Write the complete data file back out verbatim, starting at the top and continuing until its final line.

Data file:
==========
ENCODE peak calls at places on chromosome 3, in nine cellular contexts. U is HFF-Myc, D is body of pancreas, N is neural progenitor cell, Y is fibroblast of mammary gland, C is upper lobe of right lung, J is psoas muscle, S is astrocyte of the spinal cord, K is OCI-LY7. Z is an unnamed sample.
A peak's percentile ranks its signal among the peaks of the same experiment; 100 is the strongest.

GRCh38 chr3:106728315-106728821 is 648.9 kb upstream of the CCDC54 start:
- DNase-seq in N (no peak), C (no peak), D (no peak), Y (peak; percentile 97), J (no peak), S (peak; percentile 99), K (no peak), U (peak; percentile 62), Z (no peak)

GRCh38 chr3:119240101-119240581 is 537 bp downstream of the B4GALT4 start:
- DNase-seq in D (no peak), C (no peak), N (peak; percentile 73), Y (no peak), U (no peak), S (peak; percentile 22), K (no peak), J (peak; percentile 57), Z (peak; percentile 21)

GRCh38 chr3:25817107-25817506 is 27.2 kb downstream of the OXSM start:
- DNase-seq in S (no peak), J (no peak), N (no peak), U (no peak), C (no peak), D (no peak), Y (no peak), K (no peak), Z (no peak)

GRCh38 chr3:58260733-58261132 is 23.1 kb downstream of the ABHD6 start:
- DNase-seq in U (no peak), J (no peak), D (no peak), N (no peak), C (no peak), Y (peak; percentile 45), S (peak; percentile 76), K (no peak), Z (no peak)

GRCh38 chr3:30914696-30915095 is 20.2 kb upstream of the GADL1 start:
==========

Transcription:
ENCODE peak calls at places on chromosome 3, in nine cellular contexts. U is HFF-Myc, D is body of pancreas, N is neural progenitor cell, Y is fibroblast of mammary gland, C is upper lobe of right lung, J is psoas muscle, S is astrocyte of the spinal cord, K is OCI-LY7. Z is an unnamed sample.
A peak's percentile ranks its signal among the peaks of the same experiment; 100 is the strongest.

GRCh38 chr3:106728315-106728821 is 648.9 kb upstream of the CCDC54 start:
- DNase-seq in N (no peak), C (no peak), D (no peak), Y (peak; percentile 97), J (no peak), S (peak; percentile 99), K (no peak), U (peak; percentile 62), Z (no peak)

GRCh38 chr3:119240101-119240581 is 537 bp downstream of the B4GALT4 start:
- DNase-seq in D (no peak), C (no peak), N (peak; percentile 73), Y (no peak), U (no peak), S (peak; percentile 22), K (no peak), J (peak; percentile 57), Z (peak; percentile 21)

GRCh38 chr3:25817107-25817506 is 27.2 kb downstream of the OXSM start:
- DNase-seq in S (no peak), J (no peak), N (no peak), U (no peak), C (no peak), D (no peak), Y (no peak), K (no peak), Z (no peak)

GRCh38 chr3:58260733-58261132 is 23.1 kb downstream of the ABHD6 start:
- DNase-seq in U (no peak), J (no peak), D (no peak), N (no peak), C (no peak), Y (peak; percentile 45), S (peak; percentile 76), K (no peak), Z (no peak)

GRCh38 chr3:30914696-30915095 is 20.2 kb upstream of the GADL1 start: